Champions League: Top Observations

Pressure Continues to Mount on Van Gaal

David Moyes was fired by Manchester United after a poor season in which the club uncharacteristically failed to qualify for the Champions League after finishing outside of the fabled “top 4”. His replacement, experienced Dutchman Louis Van Gaal, was charged with returning the club to its rightful place at Europe’s top table. He achieved that at the first time of asking to complete the first phase of his infamous “process”. However, Manchester United were eliminated after a limp performance in Group B. Ironically this was possibly United’s most entertaining match of the group phase from a neutrals point-of-view, with, yet the defending was naive as both United goals were countered by equalisers within minutes. Some of the selection choices were baffling. Poor Guillermo Varela was thrown to the wolves, whilst experienced players such as Young and Carrick were benched. Fellaini fumbled in midfield and Mata was replaced by forgotten-man Nick Powell late in the game. Overall it was a disastrous campaign by a side lacking confidence and a manager seemingly running out of ideas. United made an absolute meal of a perceived “weak group” and now Thursday nights in the Europa League beckon.

 

Mourinho Gives Himself A Reprieve

Having won the league last year, you could argue that Chelsea’s priority this year would be the Champions League. After all, Mourinho has yet to lift the trophy with the Stamford Bridge club. The dreadful league form will no doubt add fuel to this fire. Therefore tonights clash at home to Porto was vital to keep their season alive. The first goal had a touch of luck about it, the same luck that the manager says has been absent from their recent performances. The second was more emphatic, Willian lashing home a pass from Hazard. Having topped the group, Chelsea will now be hoping for an “easy” tie and a relatively straightforward passage to the last 8.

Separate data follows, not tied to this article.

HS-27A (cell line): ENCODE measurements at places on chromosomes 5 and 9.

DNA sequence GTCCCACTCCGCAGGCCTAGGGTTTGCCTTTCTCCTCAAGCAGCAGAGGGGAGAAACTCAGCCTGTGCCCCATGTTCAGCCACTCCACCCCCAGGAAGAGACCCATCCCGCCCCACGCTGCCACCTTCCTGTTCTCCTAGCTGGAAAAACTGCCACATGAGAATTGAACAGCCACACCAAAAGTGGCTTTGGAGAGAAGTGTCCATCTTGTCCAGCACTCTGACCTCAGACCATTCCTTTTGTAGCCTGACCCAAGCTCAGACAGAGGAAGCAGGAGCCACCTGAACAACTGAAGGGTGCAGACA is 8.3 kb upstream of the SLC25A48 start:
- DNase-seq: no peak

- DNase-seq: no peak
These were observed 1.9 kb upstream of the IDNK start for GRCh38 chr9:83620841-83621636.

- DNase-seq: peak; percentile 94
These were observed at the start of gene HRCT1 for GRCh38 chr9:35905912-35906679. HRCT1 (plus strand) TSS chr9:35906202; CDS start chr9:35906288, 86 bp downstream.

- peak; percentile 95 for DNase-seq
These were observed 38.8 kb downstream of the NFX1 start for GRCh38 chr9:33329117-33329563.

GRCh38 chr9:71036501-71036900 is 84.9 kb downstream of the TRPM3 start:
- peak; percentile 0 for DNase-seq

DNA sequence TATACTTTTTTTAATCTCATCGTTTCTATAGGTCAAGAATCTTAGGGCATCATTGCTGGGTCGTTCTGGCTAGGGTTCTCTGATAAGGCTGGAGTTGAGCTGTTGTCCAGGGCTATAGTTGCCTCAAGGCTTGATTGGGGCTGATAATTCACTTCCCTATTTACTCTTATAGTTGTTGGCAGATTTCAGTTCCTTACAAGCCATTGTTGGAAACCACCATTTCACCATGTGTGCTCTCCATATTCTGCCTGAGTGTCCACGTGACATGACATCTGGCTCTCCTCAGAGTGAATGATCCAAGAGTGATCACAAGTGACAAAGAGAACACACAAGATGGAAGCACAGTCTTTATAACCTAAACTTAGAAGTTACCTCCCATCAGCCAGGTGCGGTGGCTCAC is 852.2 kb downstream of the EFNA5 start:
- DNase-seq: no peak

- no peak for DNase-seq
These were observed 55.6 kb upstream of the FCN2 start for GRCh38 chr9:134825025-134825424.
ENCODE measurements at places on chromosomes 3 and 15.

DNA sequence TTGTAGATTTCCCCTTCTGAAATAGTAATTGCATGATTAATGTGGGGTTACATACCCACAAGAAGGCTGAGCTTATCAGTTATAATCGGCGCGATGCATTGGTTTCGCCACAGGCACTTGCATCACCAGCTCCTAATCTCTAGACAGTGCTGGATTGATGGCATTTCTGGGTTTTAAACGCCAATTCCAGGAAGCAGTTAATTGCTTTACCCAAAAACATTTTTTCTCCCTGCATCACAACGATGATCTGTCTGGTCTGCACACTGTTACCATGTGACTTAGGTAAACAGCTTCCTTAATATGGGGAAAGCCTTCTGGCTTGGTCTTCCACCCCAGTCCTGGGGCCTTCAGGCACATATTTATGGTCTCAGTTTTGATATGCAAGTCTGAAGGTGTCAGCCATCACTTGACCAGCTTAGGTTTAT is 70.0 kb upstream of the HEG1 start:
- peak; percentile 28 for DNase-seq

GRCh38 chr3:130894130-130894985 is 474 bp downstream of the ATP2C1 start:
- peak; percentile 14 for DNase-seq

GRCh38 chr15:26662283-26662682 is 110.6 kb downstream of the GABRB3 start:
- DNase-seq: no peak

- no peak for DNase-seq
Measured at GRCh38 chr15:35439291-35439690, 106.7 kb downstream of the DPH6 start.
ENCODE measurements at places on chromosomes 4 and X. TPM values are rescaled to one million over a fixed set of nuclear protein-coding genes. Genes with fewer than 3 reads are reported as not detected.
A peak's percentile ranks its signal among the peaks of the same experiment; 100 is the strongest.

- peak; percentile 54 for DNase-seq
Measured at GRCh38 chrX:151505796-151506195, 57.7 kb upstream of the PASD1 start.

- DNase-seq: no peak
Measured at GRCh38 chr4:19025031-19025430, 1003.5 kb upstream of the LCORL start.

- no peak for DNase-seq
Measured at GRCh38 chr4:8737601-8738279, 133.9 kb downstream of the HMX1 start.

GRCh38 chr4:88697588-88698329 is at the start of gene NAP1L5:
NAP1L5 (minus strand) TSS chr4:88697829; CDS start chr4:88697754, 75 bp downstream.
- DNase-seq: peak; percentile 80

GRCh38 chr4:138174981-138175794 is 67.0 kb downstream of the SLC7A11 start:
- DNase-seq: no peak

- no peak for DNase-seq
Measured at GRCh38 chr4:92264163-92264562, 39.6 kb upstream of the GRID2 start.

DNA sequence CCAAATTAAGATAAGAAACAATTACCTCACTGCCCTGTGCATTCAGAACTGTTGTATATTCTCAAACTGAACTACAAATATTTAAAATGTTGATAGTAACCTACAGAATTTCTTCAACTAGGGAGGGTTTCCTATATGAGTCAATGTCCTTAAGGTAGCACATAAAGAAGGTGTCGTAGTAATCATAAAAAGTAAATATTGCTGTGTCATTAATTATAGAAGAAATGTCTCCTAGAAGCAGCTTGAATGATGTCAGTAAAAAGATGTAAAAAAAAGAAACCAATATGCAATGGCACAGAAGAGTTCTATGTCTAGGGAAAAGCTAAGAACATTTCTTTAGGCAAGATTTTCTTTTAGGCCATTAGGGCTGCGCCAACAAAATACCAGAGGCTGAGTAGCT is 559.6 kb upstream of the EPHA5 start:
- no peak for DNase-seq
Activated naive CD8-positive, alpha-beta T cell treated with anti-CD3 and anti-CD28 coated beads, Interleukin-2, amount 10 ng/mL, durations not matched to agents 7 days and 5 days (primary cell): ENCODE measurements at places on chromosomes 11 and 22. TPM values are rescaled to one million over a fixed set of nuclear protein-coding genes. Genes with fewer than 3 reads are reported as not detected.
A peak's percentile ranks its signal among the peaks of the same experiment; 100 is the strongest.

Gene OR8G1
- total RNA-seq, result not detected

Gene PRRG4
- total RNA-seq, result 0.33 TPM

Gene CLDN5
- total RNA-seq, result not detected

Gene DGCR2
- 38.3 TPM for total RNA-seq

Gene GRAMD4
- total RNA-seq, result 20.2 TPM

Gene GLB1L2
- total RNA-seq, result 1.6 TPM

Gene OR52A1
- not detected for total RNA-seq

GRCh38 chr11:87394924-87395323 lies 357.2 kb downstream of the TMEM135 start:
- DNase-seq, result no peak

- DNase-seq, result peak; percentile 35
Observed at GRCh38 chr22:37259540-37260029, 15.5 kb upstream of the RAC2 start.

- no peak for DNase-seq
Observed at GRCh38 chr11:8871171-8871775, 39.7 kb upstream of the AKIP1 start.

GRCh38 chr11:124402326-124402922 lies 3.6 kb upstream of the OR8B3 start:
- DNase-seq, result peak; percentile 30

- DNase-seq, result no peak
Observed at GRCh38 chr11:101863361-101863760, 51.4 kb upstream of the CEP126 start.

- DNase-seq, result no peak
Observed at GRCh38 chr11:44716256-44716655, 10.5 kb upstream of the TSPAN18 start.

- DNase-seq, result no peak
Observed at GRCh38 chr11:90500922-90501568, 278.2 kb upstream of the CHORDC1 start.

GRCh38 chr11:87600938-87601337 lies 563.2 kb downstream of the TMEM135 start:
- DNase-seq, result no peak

Gary’s Baptism of Fire

It was one of the surprise football stories of the year when Gary Neville was appointed manager of La Liga’s Valencia. Yes, his brother Phil was already in place at the Mestalla, and Gary has links with Singaporean Peter Lin, yet it was still a shock. His first assignment: a make-or-break Champions League clash with Lyon in front of his new fans. The match ended in a 2-0 defeat and consigned Valencia to the Europa League. The Neville brothers will be hoping for a good run in Europe’s second continental competition plus an upswing in league form if they are to remain in the hot seat beyond the end of the season.

 

City Almost Shoot themselves in the Foot Again

Despite a tough-looking assignment, Man City were still expected to qualify from Group D along with Juventus. And that they did! At one point it looked like City would shoot themselves in the foot and fail to capitalise on Juventus’ defeat in Andalusia. They were trailing 2-1 and looked like “doing a City” until a Sterling brace and a Bony goal sealed the game and led City to an impressive win against the in-form German visitors from Monchengladbach. City will be delighted that they have finally managed to win a the group. For years they’ve complained about seeding, being drawn in some tough groups alongside the likes of Borussia Dortmund, Bayern Munich and Real Madrid. Now they’ve qualified from a tough group and they’ll be now hoping a favourable draw gives them a real chance of finally reaching the quarter-finals.

 

The Eternal Predictability of the Champions League

The action on the pitch in the Champions League, as with most modern football competitions, is nothing more than a sideshow for the real game of making money. Often before ball is kicked it is obvious who will progress to the round of 16 and this year has been no different. If UEFA are going to pursue with the groups then it is clear it is time that all 32 teams were thrown into a big pot and drawn at random. At the end of the day, only one team can win it so does it matter who they play in the groups? This was proven as out of the 16 qualifiers, 12 were seeded in the top two pots when the groups were drawn and therefore expected to qualify. The only teams to upset the applecart were Wolfsburg, Roma, Dynamo Kiev and KAA Gent. Only Manchester United’s exit can be classed as a real shock. It’s time for a change to stop the competition becoming stale, but money talks.

Follow Dan on Twitter @winkveron

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